The true scale of swine flu
The official figure for the number of people who've contracted swine flu stands at 6,538.
But it seems increasingly likely that this "official statistic" significantly underestimates the true scale of the problem.
The figures are compiled by the Health Protection Agency, and are based on the number of laboratory confirmed cases - that's people who have undergone a swab-test for the virus that has proved positive for infection.
But if you ring your GP today and try to make an appointment complaining of flu-like symptoms, the chances are you'll be told to stay at home, try and get your fever down, and get some rest.
In the vast majority of cases, where the infection is proving to be quite mild, that's good, sensible advice. It certainly helps to minimise the spread of infection around the doctor's surgery, but obviously if no test is conducted no report is forwarded to the Health Protection Agency and the case doesn't show up in the official statistics.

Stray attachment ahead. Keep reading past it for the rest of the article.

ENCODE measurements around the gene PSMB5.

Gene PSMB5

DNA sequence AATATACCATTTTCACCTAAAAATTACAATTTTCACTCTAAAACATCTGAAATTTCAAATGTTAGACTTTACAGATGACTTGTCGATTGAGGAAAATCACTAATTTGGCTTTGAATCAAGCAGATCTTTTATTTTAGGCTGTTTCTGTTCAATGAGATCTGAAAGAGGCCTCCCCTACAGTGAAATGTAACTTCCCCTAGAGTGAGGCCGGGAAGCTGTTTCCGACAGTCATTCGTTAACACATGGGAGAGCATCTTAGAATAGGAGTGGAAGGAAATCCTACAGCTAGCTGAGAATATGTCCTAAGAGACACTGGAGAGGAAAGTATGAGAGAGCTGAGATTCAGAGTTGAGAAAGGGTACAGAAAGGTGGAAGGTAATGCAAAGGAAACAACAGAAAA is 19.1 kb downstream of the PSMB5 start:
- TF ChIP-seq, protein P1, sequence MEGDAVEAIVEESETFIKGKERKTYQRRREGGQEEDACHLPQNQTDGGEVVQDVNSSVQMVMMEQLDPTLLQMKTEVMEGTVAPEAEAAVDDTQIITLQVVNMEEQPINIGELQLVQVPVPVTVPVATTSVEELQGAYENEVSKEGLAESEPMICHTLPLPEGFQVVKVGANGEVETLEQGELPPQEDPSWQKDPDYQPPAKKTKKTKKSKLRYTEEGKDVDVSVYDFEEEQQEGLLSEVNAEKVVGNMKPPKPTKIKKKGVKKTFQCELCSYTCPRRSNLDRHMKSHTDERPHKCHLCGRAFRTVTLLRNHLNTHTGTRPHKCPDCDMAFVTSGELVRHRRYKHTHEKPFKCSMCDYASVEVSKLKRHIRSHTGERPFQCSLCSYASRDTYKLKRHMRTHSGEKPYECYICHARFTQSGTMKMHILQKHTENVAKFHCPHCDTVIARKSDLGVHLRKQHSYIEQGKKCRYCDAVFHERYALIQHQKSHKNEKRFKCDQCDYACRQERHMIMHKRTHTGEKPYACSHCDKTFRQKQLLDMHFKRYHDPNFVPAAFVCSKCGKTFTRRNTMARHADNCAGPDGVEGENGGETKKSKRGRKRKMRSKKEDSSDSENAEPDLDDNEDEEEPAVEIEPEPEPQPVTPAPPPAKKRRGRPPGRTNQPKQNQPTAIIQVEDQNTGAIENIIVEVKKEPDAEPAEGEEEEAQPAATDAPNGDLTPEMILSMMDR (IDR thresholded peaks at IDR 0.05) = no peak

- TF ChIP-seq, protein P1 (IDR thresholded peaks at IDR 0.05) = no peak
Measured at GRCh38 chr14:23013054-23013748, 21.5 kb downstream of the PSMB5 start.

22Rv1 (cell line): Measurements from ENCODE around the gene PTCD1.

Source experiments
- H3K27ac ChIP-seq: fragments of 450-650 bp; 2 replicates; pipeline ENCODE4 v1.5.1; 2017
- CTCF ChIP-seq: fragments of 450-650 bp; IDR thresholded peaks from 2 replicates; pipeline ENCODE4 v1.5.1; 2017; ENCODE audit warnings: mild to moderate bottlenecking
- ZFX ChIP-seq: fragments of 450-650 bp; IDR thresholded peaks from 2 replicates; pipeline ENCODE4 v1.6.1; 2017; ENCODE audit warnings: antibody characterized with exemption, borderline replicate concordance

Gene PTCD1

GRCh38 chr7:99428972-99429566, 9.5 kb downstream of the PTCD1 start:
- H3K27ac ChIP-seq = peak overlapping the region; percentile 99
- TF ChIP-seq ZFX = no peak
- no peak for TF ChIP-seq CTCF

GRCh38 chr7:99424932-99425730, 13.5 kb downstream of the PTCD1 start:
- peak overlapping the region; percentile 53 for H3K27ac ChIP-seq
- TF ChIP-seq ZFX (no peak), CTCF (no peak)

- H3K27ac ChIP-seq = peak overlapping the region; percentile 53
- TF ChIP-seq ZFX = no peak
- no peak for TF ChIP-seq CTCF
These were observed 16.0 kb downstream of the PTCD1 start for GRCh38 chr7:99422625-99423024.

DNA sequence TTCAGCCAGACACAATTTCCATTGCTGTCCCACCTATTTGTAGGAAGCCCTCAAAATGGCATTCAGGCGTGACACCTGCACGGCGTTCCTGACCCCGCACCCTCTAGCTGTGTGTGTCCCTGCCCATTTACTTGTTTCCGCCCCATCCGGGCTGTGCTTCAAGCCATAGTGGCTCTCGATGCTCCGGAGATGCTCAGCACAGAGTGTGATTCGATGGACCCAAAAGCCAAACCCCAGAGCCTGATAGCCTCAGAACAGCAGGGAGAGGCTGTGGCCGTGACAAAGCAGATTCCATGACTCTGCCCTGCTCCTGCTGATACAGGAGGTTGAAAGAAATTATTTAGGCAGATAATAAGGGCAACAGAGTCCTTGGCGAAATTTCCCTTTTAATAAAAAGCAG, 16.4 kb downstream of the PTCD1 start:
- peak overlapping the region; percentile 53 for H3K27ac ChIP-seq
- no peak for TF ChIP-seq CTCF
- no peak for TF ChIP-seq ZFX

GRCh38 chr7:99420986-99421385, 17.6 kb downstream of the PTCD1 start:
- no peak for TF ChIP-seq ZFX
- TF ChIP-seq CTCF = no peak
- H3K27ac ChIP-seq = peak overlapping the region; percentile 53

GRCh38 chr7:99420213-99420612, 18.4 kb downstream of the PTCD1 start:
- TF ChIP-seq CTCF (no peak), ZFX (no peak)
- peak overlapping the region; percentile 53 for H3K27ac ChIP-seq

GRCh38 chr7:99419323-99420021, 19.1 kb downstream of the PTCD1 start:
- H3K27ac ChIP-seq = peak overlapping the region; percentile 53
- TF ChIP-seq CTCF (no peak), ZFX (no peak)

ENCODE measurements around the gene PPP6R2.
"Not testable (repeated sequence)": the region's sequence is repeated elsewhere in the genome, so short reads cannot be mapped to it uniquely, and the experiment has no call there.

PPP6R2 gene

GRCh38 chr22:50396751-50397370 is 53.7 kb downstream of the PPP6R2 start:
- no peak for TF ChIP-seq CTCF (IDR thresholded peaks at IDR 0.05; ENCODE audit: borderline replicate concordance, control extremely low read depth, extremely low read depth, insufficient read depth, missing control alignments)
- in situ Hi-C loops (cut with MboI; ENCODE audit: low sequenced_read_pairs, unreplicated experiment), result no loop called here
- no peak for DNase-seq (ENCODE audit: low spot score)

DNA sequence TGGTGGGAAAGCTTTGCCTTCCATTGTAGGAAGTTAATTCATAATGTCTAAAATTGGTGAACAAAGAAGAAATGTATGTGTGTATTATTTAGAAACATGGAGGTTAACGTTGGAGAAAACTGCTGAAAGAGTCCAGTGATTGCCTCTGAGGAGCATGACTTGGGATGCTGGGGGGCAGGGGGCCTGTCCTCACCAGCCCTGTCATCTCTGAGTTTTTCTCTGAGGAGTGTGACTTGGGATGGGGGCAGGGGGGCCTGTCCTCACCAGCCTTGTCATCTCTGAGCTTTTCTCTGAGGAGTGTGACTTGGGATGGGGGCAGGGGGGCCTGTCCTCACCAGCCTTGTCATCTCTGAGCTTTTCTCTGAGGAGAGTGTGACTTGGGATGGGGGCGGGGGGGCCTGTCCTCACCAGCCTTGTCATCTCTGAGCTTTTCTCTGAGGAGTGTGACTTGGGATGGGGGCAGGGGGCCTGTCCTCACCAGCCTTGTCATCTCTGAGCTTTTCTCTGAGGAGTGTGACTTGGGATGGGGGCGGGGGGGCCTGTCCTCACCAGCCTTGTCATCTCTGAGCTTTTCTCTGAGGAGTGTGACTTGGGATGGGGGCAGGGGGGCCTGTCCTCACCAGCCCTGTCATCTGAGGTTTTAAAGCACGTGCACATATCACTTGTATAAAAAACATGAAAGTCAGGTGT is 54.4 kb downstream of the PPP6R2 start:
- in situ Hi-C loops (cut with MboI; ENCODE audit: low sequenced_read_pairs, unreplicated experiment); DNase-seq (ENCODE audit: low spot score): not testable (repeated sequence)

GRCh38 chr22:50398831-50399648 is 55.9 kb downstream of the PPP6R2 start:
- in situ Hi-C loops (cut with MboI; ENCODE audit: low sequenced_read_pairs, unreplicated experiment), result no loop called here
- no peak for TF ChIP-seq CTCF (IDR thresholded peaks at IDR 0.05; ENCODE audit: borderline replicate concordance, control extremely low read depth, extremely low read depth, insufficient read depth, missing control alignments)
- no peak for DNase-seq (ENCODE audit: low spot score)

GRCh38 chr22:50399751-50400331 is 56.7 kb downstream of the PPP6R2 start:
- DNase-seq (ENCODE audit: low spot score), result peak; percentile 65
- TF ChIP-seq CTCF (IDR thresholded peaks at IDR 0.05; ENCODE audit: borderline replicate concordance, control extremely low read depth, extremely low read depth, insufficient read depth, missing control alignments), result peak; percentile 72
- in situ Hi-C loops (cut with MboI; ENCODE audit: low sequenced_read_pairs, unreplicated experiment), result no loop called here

The result is that there's really no way to be sure exactly how many people have contracted the swine flu virus. Although it seems likely that the true scale of the epidemic is significantly higher than the official estimate.
So does that matter?
It should be stressed that in most cases a bout of swine flu seems to produce only mild illness - fever, fatigue, lack of appetite and coughing. In only a very small number of cases the symptoms have been more serious, requiring admission to hospital, and there have been three deaths across the UK.
Anyone experiencing more serious symptoms, including prolonged high fever, nausea and vomiting, or who may be in a high risk category or suffering from an underlying medical condition, is still being urged to seek medical attention.
But for most people it seems, a bout of swine flu may result in less serious illness than traditional seasonal flu.